Season two, unfortunately, quickly ends in family tragedy for the Hollands.  War is declared, and everyone takes their part to do their duty.  Sir Holland is in uniform at the closing scene heading off probably to the war office, as well as his wife is in uniform telling her children she is off to help in the ambulance corps.  Unfortunately, the story ends here, but your interedownstairsst in each of their lives is not satisfied or brought to a happy ending especially when you know of the horrors that lie ahead for London.  As they march off to war, the audience is left with the uncertainty of what it will bring to each of the characters and leaves a very unsatisfying taste with no closure. From what I read, Season One had a booming audience, while Season Two slowly dwindled probably leading to its death.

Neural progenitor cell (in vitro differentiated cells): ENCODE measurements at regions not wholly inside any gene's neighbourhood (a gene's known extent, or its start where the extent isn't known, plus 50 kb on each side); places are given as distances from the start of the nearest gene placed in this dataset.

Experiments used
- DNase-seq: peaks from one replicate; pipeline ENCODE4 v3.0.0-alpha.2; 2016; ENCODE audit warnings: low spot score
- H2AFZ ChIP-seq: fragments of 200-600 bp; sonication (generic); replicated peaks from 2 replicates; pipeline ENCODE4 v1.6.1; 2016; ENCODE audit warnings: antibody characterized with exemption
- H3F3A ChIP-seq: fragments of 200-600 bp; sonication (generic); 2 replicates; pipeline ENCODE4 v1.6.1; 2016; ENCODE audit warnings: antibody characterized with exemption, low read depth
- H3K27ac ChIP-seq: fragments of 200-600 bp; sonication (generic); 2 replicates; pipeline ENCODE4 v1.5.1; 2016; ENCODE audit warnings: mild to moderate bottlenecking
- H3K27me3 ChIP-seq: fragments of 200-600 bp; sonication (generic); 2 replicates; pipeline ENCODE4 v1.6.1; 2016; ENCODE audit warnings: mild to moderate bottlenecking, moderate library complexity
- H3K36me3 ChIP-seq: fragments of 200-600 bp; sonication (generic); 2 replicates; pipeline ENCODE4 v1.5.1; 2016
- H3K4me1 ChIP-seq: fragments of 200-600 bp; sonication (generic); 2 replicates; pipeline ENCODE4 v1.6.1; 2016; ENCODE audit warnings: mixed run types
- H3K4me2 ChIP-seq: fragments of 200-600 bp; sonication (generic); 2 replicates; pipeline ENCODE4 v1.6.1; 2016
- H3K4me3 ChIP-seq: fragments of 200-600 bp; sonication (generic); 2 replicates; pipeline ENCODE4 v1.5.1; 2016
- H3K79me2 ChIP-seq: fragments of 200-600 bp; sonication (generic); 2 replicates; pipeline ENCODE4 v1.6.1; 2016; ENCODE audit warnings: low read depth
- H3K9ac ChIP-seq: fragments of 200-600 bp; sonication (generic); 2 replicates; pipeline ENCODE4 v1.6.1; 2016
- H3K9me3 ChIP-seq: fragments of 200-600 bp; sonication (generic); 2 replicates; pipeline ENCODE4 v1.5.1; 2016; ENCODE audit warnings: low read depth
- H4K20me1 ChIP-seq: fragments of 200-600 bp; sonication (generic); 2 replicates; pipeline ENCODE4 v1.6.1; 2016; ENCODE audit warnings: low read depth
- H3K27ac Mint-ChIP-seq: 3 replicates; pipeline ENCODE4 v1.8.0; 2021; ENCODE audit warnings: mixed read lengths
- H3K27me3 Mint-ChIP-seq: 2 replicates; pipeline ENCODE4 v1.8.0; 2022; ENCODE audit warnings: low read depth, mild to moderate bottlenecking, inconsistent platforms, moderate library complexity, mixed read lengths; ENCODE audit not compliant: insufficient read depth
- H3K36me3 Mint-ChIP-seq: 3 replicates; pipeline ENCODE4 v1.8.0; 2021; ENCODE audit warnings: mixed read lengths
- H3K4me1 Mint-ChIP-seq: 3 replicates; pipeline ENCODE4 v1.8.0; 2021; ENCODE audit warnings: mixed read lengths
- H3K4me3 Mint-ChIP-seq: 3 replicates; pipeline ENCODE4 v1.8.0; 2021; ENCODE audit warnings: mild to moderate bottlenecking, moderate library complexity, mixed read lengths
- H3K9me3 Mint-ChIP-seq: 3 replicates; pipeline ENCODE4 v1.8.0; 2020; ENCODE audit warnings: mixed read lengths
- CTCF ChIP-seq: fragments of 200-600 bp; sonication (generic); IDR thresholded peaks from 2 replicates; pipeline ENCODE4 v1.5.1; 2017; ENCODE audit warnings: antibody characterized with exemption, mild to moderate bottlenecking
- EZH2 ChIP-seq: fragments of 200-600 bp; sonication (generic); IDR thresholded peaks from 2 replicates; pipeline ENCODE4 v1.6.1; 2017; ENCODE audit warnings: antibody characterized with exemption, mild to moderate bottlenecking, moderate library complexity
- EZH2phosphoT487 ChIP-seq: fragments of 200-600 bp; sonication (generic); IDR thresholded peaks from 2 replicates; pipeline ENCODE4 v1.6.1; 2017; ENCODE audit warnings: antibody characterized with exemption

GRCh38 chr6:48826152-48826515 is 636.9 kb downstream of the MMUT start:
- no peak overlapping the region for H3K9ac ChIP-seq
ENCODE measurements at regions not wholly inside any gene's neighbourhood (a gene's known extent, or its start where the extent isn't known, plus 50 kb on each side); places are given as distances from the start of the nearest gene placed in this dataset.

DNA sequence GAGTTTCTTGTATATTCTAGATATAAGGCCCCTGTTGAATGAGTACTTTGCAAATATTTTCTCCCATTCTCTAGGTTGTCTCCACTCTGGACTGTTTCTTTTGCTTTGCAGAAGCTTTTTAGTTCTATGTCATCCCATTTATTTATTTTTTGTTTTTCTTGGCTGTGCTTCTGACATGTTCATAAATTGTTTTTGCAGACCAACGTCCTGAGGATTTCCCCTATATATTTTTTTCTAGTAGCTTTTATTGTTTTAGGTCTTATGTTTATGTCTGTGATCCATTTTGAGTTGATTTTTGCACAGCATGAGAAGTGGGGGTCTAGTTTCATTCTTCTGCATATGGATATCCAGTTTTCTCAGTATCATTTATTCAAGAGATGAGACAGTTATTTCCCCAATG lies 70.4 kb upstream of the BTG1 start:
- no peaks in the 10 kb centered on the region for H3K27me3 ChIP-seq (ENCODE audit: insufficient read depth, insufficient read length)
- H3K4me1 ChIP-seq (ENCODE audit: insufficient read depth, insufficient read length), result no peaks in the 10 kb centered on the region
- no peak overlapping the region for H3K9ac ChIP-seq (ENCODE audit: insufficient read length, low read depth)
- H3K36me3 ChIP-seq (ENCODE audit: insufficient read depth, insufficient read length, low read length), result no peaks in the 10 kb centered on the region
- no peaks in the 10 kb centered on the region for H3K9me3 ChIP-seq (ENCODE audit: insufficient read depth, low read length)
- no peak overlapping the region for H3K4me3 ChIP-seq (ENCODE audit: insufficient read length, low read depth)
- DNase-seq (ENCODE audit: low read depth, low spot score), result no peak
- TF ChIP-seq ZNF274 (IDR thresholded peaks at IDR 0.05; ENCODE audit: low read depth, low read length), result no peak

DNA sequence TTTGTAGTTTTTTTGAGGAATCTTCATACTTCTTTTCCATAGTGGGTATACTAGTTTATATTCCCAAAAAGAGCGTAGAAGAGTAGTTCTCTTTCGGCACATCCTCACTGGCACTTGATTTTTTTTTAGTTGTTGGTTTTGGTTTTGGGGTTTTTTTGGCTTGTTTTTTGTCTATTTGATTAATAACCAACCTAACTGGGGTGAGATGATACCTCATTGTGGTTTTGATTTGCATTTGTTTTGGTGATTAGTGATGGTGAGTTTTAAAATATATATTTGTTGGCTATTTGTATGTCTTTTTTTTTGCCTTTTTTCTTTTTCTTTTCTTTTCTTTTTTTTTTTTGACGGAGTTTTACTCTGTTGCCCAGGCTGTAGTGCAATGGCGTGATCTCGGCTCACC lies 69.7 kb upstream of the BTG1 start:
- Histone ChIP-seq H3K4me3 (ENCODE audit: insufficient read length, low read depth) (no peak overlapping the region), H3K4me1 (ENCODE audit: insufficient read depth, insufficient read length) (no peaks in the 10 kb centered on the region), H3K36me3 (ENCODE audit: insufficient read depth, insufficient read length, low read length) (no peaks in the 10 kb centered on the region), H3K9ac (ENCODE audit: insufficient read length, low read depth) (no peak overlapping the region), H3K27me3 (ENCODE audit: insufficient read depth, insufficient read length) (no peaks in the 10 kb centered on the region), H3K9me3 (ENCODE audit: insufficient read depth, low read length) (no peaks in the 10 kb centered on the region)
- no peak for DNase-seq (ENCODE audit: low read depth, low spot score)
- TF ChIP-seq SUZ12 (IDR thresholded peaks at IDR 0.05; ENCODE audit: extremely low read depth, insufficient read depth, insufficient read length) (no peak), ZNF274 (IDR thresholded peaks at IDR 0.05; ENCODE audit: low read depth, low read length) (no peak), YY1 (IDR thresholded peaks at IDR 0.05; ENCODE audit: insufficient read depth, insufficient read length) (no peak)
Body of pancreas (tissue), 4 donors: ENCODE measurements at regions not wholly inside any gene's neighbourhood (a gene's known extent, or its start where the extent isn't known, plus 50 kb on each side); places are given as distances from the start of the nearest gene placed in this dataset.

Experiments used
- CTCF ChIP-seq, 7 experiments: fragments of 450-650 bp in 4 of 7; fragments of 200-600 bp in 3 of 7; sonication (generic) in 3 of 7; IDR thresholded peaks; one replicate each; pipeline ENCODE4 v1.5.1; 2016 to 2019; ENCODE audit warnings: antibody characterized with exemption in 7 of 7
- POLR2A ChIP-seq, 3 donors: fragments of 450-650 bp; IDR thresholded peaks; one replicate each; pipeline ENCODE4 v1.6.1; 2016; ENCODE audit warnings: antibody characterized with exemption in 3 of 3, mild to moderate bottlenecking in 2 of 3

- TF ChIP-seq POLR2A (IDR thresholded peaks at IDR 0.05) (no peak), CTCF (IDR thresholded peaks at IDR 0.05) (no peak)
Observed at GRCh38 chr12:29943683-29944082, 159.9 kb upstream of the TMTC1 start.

You will see many similarities with Downton Abbey in this up and down tale of life for the upper and lower class.  It’s definitely not as good as others but, nevertheless, it’s worth the watch if you’re looking for the similar scenario filmed prior to the infamous Julian Fellowes’ soap opera regarding the Crawley family.  It’s now streaming on Hulu and available on Amazon Prime for free with the first episode The Fledgling

Woman in Gold (Movie 2015)

5 Kernels

Stars:   Helen Mirren as Maria Altmann and Ryan Reynolds as Randol Schoenberg

It’s pretty much a given that if I go see a movie when I’m personally going through emotional times, I will end up crying at the theatre. No matter what other critics think about the story, I will give it five kernels because I blubbered like a baby at the end.  Such is Woman in Gold, so if you are prone to tears bring tissues.
Woman of Gold is one of those movies based on a true story of Maria Altmann, who escaped Austria after Hilter took over and the persecution of Jewish citizens began.  Born in Vienna and raised there with her family, she was the niece of Adele Bloch-Bauer. Her beautiful aunt was the model in the painting below.